Wednesday, January 7, 2015

Why I REALLY Like The Hunger Games

Hunger Games book

The Hunger Games books and movies have really taken on a life of their own. If you don't know what they are I am truly surprised. But just in case I will provide a summary. Warning: If you have not read the first book or seen the first movie there are some spoilers included.

74 years prior to the first book there was a revolution, the reasons for the revolution were not covered. The government won over the rebels. Instead of addressing the reasons for the uprising, the government decided that the best way to handle the situation was greater control.

The United States is cut into districts, each district specializes in the production of one type of resource. Your job is for the most part decided by where you live. Where I am would be agricultural, even though most of the food produced would come from our area. Anyone caught taking food that was not given to them by the government would face severe punishment.

The greatest control however are the games. Each year a boy and a girl from each district (except the capital of course) is chosen via lottery for a fight to the death. All of which is broadcast to the districts and required viewing.

The heroine of the story is just trying to take care of her family. But by trying to do so is thrust into the games. That should be enough of a summary. Now to why I really think everyone should watch the movies or read the books.

Social Commentary

The government of Panem uses a variety of methods to keep the population under control. Here are some of those methods. 

Each of the outlying districts are kept in varying states of poverty.  Keeping people just barely making it keeps them working. If you cannot eat because you missed one day of work, you will work sick and you will work till you die.

By controlling all of the information a people receive you can shape most people's opinions to a point that you can predict how they will respond to every situation. Very few people naturally exercise critical thinking.
Many people will take what they get, complain about it but never really do anything about it.

There will always be some people who benefit from the suffering of others and they will never look at the injustice.

Some people are willing to risk everything for glory and fame.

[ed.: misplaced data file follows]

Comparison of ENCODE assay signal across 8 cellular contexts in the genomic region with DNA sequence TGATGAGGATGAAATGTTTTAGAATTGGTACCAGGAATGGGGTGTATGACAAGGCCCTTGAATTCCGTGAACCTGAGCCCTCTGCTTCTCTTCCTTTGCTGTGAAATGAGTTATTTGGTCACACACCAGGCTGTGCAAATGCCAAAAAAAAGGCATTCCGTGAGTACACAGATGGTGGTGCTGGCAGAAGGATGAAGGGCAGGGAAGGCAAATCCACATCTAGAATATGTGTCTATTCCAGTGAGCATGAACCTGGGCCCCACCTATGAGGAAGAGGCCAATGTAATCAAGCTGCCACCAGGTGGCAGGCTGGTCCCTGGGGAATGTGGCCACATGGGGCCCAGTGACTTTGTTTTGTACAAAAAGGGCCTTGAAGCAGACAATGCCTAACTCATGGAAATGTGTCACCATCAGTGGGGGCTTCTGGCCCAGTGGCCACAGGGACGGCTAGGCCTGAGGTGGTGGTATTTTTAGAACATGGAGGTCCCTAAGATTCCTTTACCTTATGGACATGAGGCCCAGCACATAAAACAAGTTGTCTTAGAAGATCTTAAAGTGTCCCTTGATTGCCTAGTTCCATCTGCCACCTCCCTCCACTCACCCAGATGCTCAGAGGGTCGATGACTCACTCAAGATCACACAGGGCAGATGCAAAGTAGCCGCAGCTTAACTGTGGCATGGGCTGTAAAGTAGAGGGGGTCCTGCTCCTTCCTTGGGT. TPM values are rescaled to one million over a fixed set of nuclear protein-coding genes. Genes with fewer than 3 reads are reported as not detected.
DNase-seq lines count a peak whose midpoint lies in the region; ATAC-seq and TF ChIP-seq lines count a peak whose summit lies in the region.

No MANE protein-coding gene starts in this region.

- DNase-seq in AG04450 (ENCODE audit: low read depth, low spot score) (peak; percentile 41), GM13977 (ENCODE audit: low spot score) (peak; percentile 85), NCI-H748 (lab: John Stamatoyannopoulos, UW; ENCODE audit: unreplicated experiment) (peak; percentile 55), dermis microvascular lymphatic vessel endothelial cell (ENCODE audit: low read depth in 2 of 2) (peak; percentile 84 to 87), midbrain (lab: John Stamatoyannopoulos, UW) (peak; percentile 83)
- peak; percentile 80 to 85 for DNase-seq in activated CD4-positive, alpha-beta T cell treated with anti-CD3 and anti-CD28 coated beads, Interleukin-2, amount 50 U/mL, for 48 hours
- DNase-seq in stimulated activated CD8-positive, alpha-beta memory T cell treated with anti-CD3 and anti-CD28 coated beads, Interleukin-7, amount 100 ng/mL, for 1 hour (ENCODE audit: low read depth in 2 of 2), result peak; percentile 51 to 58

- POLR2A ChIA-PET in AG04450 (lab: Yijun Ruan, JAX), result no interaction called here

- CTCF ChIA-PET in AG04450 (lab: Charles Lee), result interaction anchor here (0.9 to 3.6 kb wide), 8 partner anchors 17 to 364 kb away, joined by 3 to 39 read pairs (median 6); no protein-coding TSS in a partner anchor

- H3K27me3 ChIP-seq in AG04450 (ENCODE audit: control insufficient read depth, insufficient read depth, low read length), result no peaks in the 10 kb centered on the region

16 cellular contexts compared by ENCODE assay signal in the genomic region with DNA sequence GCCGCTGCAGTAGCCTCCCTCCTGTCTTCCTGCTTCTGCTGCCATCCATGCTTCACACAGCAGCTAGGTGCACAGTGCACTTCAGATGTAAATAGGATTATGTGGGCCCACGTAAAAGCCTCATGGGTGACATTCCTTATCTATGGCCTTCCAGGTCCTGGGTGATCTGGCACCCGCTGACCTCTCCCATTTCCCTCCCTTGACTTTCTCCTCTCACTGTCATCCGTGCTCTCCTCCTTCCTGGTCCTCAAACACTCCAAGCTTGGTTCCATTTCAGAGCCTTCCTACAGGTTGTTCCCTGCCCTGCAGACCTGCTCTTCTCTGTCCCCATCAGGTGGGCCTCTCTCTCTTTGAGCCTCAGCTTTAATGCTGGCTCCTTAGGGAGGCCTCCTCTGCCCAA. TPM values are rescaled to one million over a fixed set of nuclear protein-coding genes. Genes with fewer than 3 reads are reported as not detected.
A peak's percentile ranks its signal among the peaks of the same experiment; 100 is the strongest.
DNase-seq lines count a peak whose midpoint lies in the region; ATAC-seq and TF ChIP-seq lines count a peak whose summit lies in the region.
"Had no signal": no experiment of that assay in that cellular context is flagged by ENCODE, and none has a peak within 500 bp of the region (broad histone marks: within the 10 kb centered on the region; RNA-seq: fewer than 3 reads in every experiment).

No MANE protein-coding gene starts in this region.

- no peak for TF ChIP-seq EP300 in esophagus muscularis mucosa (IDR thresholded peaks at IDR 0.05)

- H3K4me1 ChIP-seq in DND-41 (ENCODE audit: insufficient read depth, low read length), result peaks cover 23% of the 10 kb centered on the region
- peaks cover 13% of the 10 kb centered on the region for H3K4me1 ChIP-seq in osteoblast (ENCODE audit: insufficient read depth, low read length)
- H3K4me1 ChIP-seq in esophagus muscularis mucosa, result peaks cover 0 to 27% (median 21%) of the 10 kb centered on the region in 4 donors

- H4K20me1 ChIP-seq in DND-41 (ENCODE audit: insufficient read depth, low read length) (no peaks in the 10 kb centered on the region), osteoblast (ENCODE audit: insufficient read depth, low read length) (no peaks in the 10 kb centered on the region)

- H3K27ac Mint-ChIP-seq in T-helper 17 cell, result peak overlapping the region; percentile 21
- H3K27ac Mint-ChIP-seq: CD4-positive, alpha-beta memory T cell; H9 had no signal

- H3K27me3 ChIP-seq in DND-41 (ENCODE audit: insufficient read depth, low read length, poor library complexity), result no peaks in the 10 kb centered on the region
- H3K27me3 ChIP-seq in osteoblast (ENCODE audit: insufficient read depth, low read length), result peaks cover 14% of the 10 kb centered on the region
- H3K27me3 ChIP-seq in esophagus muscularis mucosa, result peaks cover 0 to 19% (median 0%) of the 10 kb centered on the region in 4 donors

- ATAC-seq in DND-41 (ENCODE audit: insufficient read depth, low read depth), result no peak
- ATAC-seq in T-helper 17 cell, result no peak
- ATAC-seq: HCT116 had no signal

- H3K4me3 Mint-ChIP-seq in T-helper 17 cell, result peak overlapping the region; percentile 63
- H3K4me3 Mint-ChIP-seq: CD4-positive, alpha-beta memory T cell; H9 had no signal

Communication between the districts is limited to what the Capitol wants the people to see. Huge fences separate the districts and no travel is permitted unless sanctioned by the government. 

Fear is used to control the masses. Fear can destroy hope. Hope is dangerous if you are trying to dominate people. There is no quicker way to instill fear than through a person's children.

Lessons Taught in The Hunger Games

Skills and Knowledge Are Important

Katniss, the primary heroine' had become the primary provider for her family since the death of her father. How did she do this? By foraging and hunting. The book of course covers this in more depth than the movie. Katniss is named after an aquatic plant that has edible tubers. I have included a picture of the plant below.

One of the most powerful quotes in the first book for me was, 
I knelt down in the water, my fingers digging into the roots. Small, bluish tubers that don’t look like much but boiled or baked are as good as any potato. “Katniss,” I said aloud. It’s the plant I was named for. And I heard my father’s voice joking, “As long as you can find yourself, you’ll never starve.”
In the first part of the first book, time was spent showing just how much knowledge Katniss's father had imparted to her. She knew which plants could be eaten, how to catch fish with a net, how to rob nests of eggs, and how to kill small game. This was a really resourceful young lady and she was driven only by feeding her family. This is worthy of admiration from those of us who think that way, but not from the general public.

Primitive Skills are Good to Have

 The only people who have firearms or advanced weapons of any type are the government. Everything everyone does to provide for themselves is with very basic weaponry. Katniss is extremely good with a bow that she keeps hidden to keep the "Peacekeepers" from taking away from her. This skill proves invaluable when she is thrust into the Games.

I am a big fan of primitive weapons, weapons that can be made. This book series and the subsequent movies have caused a surge in interest in these type of weapons. Mostly bows because of the primary character, but swords, spears, ropes, and even a trident are mentioned individually.

Before the Games the contestants, as they are called, are allowed to gain knowledge that will help them in the terrain into which they will be thrust, things like camouflage, foraging, herbal medicine, primitive fire starting, and the like are taught. The contestants can choose to learn them or not, it is their choice. All of the survival skills that are mentioned are real as are all of the tools shown.